An unlikely recovery is under way at First Financial Northwest in Renton, Wash.
First Northwest, which has spent the last two years putting distance between itself and its thrift heritage, is getting ready to kick the process into high gear. The $944 million-asset company recently changed the name of its primary subsidiary to First Financial Northwest Bank from First Savings Bank Northwest.
The company also switched over to a new core processing system and is planning to open a branch 30 miles south of Renton in Mill Creek, Wash. The branch will be just the second in First Financial's 92-year history; the processing system will support mobile banking and more sophisticated ATMs.
"The goal is to be a full-service community bank," said Joseph Kiley 3rd, First Financial's president and chief executive. "We want to be in a better position to serve businesses. We also want to own a larger share of wallet with our retail customers. We can't rely on booking CDs and mortgages any longer."
The effort would have been inconceivable in 2012, when an activist investor launched a successful effort to oust Kiley's predecessor, Victor Karpiak. The fight was nasty; Karpiak lost a board election but refused to step down, citing a technicality. It took a lawsuit and subsequent legal settlement to resolve the matter.
First Financial's comeback is even more impressive compared to other banks that removed their leaders after a shareholder uprising. At least two other community banks — Cardinal Bankshares in Floyd, Va., and Solera National Bancorp in Lakewood, Colo. — are still trying to regain their footing.
Often, the shakeup from a proxy battle exacerbates pre-existing issues at the institution that led to the investor revolt, industry experts said.
"When things get to the point where there's a public election and the CEO gets voted off the board, if you think in terms of winning and losing, the activists win," said Sven Mickisch, a lawyer in the financial institutions group at Skadden Arps in New York.
In the case of First Financial, the dispute with Joseph Stilwell wreaked havoc on the company's bottom line. First Financial paid hundreds of thousands of dollars in legal fees; its 2012 net earnings nosedived nearly 60% from the previous year.
Stilwell, whose funds still hold 1.2 million First Financial Northwest shares, declined to comment. He has expressed support for the course Kiley is charting, noting in a June 24 regulatory filing that, since Karpiak's resignation, the company "has cleaned up its nonperforming assets and reached a good level of profitability."
At Cardinal, things did not improve after shareholders overhauled the board and ousted Leon Moore, the $270 million-asset company's long-time chairman and chief executive. Moore's successor, Michael Larrowe, lasted just two years before being removed from office late last year.
Bank of Floyd, the company's bank, has averaged a narrow $114,000 in quarterly profit going back to early 2014, including a $907,000 loss in the fourth quarter that featured a large loan-loss provision and losses on the sale of foreclosed properties.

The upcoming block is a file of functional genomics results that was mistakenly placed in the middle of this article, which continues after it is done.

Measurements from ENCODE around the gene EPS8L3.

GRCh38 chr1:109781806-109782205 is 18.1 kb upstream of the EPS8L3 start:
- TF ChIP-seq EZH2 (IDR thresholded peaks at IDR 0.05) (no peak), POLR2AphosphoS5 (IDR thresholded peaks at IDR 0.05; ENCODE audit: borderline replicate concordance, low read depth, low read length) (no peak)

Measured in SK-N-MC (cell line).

Douglas Schaller, the investor who led the effort to bounce Moore, declined to comment for this article, though he told American Banker last year that the transition didn't live up to his expectations. Promoting Larrowe "was a complete disaster," he said in November. "It will take a lot of work to undo what he did, particularly with expenses."
Solera is also trying to right the ship after shareholder Michael Quagliano took over the $140 million-asset company's board early last year. Chief Executive John Carmichael resigned shortly afterward. Solera's bank, which lost $433,000 in 2014, managed to earn $810,000 in the first half of this year.
Efforts to reach Robert Fenton, who replaced Carmichael as chief executive, were unsuccessful.
Each instance emphasizes the need for banks to be vigilant when it comes to shareholder activism.
"We definitely advise our clients that they should plan and be prepared" for an activist investor, Mickisch said. "Being prepared can have a significant effect on the outcome. … If you're regularly engaging with shareholders, andyou can say you've conducted a strategic review and here are five steps we're going to take, or here are the reasons we don't want to do what you suggest, it can be a very powerful rebuttal."
At First Financial, Kiley is hopeful that the company's days of worrying about activists are behind it. Management is focused on expansion and growth. In addition to the Mill Creek branch, the company plans to add a branch in Edmonds, Wash. It has also expressed a willingness to consider acquisitions.
The company earned $4.6 million through June 30; it reported a $10.7 million profit last year.
First Financial's key goal involves adjusting its deposit mix, which remains heavily dependent on CDs, which still comprised 60% of deposits as of June 30. The total is down from 73% in 2012, but it remains significantly above the industry average. New branches and improved technology should make First Federal Northwest a more-efficient deposit gatherer.
"Prior to conversion, we were pretty antiquated," said Kiley, who ran the company's bank prior to Karpiak's resignation.
"We were challenged to retain younger customers as accounts passed from parents and grandparents. This moves us into the modern era," Kiley said. "Once we get the new branches up and running and our new lenders hit their strides, we think we're going to see a meaningful improvement in organic growth."